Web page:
This usually is the result of a problem that occurred when the lighter eye was developing.
Waardenburg syndrome is a genetic disorder that has various manifestations but, in some babies, may manifest as one blue and one brown eye.
Leukocoria means white pupil. Babies can be born with one or both pupils that look white or have them turn white later.
The pupil is the black hole in the center of the eyeball that allows light to come into the eye. White pupils can be a sign of cataracts.
This happens when the lens, which is normally a clear structure in the center of the pupils.
There are many reasons for babies to develop cataracts, but the most important thing to know is that it needs prompt evaluation.
When babies are in the newborn nursery, they are routinely checked for cataracts by the pediatrician before going home for the first time.
Developing Leukocoria later in childhood can also imply other health problems other than cataracts, so it’s important to let your child’s pediatrician know if you think you are seeing this in the baby.
Yellow (Icteric) Sclera
When the white part of the baby’s eye looks yellow, it is said that their sclera (white of the eye) is icteric (yellow).
This usually happens when babies have jaundice.
Jaundice is the yellow discoloration of the skin due to elevated bilirubin.
All newborns have slightly to moderately elevated bilirubin during the first days of life, and it is usually most apparent in the skin of the face.
One of the last body parts that turn yellow is the white of the eye (sclera) and usually signals that bilirubin may be significantly elevated.
There are many reasons that can cause babies to become deeply jaundiced, and some levels of very high bilirubin can be harmful to the baby.
Tell your baby’s pediatrician if you think your newborn has jaundice.
There are rare genetic conditions in which babies are born without the iris part of the eye. If you recall from above, the iris is the part of the eye that usually gives it color (brown, blue, etc.).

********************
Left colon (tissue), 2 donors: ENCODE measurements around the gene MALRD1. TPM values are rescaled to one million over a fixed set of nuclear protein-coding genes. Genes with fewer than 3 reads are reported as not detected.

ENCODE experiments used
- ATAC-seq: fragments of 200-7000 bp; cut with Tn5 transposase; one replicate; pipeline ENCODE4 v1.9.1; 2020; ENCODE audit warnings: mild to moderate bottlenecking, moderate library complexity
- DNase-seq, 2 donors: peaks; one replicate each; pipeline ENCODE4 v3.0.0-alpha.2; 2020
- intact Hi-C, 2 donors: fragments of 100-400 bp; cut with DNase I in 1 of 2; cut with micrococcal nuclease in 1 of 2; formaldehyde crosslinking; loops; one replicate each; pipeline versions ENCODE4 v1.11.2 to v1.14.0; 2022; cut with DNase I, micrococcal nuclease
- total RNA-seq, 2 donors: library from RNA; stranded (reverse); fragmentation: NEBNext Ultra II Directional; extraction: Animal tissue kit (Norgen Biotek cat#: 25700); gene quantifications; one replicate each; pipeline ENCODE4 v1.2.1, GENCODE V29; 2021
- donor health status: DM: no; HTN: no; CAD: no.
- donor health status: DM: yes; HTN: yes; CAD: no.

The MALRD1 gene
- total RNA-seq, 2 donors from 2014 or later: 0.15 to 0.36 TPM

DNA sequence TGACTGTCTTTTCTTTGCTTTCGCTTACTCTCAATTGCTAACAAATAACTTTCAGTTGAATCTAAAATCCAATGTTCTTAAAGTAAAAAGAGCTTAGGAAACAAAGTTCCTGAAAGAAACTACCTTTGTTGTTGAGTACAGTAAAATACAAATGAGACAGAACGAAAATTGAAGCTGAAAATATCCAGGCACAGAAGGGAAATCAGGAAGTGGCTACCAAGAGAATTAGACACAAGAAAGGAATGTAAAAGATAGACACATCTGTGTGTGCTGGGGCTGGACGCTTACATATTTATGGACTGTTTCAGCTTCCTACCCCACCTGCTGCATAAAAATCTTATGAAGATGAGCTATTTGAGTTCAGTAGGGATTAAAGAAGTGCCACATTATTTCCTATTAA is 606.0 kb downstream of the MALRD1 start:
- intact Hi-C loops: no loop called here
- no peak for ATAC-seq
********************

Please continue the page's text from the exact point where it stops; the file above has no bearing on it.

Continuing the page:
So, babies born without an iris are said to have aniridia.
They don’t have the colorful part of the eye. These eyes look all black in the center.
Aniridia can also be partial, in which the baby is born with only part of the iris, so the pupil (black hole in the center of the eye) appears oddly shaped.
When someone has aniridia, almost always they will have some other health problems in the eyes and sometimes in other body parts.
Kids with aniridia need close medical follow up until their doctor says otherwise!
Look into those gorgeous baby eyes
It’s fun to speculate what the final eye color of babies will be, but no prediction method is truly accurate.
So, I encourage you to enjoy every second of staring into your baby’s eyes and just wait until they’re about 9 to 12 months to know the final color for sure.
You will probably have a good idea of what color they are going to be with the changes that happen in the first 6 months, but don’t make any huge life decisions based on that color alone, because they will slowly change some more.
That goes for those planning to name the baby “Blue” based on the apparent eye color alone, although I’m sure that name would fit a lot of people regardless of their eye color.
Also, remember that although rare, some babies will be born with eye colors that suggest a medical problem, like some of the examples I mentioned above.